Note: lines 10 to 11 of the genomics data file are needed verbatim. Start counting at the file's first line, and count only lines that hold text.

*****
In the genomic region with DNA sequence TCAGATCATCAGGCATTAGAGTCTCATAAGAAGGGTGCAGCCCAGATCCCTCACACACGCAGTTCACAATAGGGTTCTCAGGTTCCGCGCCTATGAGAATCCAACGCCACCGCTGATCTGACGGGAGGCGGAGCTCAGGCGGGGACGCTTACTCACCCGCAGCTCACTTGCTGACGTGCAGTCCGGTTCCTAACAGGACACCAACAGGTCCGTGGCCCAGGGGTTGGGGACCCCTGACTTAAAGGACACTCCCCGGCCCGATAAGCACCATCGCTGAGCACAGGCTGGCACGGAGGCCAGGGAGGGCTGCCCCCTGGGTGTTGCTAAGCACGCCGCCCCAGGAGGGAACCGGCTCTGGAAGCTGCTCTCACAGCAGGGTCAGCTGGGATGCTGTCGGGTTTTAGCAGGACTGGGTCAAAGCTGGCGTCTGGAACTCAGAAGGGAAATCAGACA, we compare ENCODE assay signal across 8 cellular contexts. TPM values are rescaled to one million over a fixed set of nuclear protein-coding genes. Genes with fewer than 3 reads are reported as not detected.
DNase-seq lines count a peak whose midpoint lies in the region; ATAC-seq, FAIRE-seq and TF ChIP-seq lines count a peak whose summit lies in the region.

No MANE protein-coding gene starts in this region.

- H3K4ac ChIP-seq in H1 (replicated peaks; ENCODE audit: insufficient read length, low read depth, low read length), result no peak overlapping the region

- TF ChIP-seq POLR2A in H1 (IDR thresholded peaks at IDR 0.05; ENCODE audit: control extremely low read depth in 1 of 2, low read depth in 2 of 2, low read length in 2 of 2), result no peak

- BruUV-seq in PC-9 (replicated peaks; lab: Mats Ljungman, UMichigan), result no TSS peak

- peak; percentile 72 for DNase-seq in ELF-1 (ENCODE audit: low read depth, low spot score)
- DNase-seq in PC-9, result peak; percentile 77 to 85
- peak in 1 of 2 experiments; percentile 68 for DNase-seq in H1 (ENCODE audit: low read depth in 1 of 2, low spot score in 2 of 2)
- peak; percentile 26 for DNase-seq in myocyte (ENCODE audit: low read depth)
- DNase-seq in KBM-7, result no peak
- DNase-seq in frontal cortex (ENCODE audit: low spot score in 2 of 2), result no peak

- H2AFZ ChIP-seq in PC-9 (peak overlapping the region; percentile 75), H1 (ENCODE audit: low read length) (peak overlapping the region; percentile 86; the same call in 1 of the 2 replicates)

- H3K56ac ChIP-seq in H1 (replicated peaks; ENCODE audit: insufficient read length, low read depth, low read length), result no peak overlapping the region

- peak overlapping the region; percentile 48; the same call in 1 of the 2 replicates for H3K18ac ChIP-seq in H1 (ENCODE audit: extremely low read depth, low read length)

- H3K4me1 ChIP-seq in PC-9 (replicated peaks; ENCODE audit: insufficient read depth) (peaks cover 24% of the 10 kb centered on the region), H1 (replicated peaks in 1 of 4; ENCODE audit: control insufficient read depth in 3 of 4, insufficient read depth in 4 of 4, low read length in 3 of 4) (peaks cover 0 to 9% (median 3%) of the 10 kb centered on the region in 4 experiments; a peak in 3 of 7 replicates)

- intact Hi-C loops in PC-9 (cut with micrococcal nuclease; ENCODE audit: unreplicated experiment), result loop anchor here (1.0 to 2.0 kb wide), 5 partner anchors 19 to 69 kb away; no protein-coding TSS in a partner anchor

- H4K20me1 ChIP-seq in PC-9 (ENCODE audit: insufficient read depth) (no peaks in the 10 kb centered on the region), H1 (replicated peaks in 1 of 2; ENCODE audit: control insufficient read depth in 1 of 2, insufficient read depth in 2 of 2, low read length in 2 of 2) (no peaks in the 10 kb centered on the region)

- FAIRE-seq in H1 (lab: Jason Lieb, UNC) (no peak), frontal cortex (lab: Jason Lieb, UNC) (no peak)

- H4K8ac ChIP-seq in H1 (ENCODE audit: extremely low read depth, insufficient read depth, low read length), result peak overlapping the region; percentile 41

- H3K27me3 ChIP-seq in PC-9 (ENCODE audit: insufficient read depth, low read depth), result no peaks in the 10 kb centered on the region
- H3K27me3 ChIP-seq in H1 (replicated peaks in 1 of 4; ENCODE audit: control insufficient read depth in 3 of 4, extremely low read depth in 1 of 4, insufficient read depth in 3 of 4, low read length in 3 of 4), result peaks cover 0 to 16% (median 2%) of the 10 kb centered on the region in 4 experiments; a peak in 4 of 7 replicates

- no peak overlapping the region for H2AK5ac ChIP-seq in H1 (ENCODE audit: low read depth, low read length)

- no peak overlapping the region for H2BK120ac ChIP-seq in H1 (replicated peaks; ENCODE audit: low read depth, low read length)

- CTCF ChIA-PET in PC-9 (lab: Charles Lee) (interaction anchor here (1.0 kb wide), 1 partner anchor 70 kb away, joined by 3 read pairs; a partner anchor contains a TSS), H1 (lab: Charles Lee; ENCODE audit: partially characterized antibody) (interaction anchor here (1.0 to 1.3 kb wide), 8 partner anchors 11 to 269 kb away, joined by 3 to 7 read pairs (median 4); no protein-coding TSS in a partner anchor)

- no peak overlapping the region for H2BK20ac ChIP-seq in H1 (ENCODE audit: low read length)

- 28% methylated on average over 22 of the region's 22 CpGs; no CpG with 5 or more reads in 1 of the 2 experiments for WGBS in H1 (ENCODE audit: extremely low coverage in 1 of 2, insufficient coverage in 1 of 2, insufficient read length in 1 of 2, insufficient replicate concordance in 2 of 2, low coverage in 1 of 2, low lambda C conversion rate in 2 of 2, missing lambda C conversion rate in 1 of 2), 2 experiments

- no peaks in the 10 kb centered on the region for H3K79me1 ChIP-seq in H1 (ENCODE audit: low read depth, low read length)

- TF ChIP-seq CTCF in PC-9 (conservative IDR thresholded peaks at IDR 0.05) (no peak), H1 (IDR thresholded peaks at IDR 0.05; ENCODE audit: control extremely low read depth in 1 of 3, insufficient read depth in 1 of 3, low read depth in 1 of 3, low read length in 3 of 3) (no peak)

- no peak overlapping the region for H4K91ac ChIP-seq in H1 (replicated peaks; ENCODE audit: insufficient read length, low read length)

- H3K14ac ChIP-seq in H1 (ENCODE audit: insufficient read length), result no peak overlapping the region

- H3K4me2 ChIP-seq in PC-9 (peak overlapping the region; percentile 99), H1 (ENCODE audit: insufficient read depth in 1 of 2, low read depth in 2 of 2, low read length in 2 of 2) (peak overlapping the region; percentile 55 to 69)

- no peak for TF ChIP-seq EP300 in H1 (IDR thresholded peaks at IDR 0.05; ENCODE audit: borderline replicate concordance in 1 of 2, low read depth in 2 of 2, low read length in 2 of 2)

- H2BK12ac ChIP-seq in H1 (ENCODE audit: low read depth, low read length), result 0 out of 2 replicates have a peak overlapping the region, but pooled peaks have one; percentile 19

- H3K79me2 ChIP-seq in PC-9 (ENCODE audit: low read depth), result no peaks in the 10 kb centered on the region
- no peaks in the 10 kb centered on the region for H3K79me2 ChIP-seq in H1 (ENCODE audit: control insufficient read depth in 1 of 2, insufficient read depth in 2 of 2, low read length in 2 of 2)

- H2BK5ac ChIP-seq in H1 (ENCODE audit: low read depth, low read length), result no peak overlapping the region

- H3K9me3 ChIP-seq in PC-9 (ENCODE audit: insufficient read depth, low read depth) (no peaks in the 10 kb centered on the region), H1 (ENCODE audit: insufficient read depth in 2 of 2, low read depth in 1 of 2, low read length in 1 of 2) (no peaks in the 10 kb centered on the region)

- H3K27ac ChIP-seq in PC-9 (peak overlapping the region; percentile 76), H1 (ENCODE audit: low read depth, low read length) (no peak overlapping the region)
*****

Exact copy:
- peak; percentile 26 for DNase-seq in myocyte (ENCODE audit: low read depth)
- DNase-seq in KBM-7, result no peak